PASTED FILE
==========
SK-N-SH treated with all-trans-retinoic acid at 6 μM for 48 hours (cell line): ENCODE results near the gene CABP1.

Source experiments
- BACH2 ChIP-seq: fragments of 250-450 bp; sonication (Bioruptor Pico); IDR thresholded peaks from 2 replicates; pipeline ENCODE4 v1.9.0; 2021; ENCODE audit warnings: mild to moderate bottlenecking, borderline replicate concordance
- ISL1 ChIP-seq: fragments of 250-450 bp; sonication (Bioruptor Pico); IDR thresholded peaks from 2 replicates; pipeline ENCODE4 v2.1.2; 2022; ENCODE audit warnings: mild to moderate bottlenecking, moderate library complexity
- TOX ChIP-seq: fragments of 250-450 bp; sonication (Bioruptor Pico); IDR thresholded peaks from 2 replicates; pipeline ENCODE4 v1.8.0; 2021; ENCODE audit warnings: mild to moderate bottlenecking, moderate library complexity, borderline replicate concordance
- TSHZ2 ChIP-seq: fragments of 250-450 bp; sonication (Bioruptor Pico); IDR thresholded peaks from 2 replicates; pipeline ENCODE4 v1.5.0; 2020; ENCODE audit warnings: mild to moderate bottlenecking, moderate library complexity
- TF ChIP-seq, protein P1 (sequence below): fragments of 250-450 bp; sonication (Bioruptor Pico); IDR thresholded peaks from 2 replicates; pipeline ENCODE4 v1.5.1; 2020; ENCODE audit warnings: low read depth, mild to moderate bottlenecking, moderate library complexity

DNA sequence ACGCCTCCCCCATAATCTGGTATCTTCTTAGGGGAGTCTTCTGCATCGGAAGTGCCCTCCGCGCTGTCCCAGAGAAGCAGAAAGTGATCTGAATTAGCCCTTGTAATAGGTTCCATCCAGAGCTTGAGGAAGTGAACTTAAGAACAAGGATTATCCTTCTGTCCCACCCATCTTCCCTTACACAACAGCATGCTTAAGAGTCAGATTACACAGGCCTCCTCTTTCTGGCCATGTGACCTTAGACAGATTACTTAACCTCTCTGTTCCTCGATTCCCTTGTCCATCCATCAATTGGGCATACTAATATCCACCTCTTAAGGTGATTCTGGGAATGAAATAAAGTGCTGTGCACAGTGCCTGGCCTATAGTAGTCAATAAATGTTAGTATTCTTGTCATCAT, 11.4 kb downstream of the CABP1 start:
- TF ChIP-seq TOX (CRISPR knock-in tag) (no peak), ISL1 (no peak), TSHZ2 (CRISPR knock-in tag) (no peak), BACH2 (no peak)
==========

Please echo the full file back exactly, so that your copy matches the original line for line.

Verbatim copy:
SK-N-SH treated with all-trans-retinoic acid at 6 μM for 48 hours (cell line): ENCODE results near the gene CABP1.

Source experiments
- BACH2 ChIP-seq: fragments of 250-450 bp; sonication (Bioruptor Pico); IDR thresholded peaks from 2 replicates; pipeline ENCODE4 v1.9.0; 2021; ENCODE audit warnings: mild to moderate bottlenecking, borderline replicate concordance
- ISL1 ChIP-seq: fragments of 250-450 bp; sonication (Bioruptor Pico); IDR thresholded peaks from 2 replicates; pipeline ENCODE4 v2.1.2; 2022; ENCODE audit warnings: mild to moderate bottlenecking, moderate library complexity
- TOX ChIP-seq: fragments of 250-450 bp; sonication (Bioruptor Pico); IDR thresholded peaks from 2 replicates; pipeline ENCODE4 v1.8.0; 2021; ENCODE audit warnings: mild to moderate bottlenecking, moderate library complexity, borderline replicate concordance
- TSHZ2 ChIP-seq: fragments of 250-450 bp; sonication (Bioruptor Pico); IDR thresholded peaks from 2 replicates; pipeline ENCODE4 v1.5.0; 2020; ENCODE audit warnings: mild to moderate bottlenecking, moderate library complexity
- TF ChIP-seq, protein P1 (sequence below): fragments of 250-450 bp; sonication (Bioruptor Pico); IDR thresholded peaks from 2 replicates; pipeline ENCODE4 v1.5.1; 2020; ENCODE audit warnings: low read depth, mild to moderate bottlenecking, moderate library complexity

DNA sequence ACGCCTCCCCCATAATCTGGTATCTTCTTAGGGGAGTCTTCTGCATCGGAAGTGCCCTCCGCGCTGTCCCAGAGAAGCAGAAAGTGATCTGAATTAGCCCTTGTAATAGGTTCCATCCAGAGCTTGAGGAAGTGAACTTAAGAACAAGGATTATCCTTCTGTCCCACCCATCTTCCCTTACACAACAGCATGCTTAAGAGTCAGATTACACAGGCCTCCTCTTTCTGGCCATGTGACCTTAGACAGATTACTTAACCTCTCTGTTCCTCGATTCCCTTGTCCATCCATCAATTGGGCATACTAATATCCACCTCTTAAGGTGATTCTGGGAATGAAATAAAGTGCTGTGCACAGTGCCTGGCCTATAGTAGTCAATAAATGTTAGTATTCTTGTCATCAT, 11.4 kb downstream of the CABP1 start:
- TF ChIP-seq TOX (CRISPR knock-in tag) (no peak), ISL1 (no peak), TSHZ2 (CRISPR knock-in tag) (no peak), BACH2 (no peak)